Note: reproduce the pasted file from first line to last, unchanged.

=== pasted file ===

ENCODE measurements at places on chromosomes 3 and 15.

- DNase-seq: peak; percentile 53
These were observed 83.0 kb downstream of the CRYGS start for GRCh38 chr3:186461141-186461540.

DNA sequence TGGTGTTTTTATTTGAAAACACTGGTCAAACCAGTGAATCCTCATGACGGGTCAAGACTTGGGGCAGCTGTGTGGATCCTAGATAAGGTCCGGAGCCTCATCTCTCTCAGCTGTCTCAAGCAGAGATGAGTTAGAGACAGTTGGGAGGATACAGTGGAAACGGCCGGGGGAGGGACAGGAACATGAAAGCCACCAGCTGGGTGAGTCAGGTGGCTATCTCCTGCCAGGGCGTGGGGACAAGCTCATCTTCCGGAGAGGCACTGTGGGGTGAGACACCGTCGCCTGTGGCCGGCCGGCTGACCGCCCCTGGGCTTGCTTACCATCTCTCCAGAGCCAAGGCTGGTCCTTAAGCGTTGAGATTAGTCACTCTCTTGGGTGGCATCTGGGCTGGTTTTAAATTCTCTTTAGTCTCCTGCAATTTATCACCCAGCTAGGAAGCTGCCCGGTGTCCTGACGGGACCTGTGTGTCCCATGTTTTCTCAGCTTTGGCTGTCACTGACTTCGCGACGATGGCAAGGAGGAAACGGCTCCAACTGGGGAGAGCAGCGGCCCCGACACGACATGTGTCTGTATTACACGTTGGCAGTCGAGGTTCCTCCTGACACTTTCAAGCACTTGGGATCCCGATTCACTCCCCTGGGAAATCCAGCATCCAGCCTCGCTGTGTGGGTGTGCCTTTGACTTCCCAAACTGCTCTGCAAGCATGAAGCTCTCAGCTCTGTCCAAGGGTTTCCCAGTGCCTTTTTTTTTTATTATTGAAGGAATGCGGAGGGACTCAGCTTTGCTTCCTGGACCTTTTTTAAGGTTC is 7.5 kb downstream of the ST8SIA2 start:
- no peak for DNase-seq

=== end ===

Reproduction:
ENCODE measurements at places on chromosomes 3 and 15.

- DNase-seq: peak; percentile 53
These were observed 83.0 kb downstream of the CRYGS start for GRCh38 chr3:186461141-186461540.

DNA sequence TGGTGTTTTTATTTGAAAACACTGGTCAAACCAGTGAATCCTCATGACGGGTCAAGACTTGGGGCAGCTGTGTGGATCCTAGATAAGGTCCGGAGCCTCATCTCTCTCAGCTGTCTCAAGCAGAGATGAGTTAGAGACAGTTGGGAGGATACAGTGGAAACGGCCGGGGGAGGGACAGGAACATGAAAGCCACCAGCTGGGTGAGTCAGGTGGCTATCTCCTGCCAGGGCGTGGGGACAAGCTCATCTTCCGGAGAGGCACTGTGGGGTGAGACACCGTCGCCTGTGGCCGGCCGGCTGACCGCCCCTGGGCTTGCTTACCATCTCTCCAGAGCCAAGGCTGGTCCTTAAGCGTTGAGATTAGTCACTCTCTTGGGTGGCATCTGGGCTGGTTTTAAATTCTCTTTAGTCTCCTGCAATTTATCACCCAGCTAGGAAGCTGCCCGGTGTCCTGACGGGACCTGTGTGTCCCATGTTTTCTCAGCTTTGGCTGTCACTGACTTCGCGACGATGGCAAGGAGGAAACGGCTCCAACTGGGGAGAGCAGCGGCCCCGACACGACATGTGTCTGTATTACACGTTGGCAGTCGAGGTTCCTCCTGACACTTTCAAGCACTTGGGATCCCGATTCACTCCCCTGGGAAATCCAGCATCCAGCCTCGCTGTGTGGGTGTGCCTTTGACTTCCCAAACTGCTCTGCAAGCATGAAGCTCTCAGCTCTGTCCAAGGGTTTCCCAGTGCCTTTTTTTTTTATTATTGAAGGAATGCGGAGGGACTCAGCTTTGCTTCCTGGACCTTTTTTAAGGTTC is 7.5 kb downstream of the ST8SIA2 start:
- no peak for DNase-seq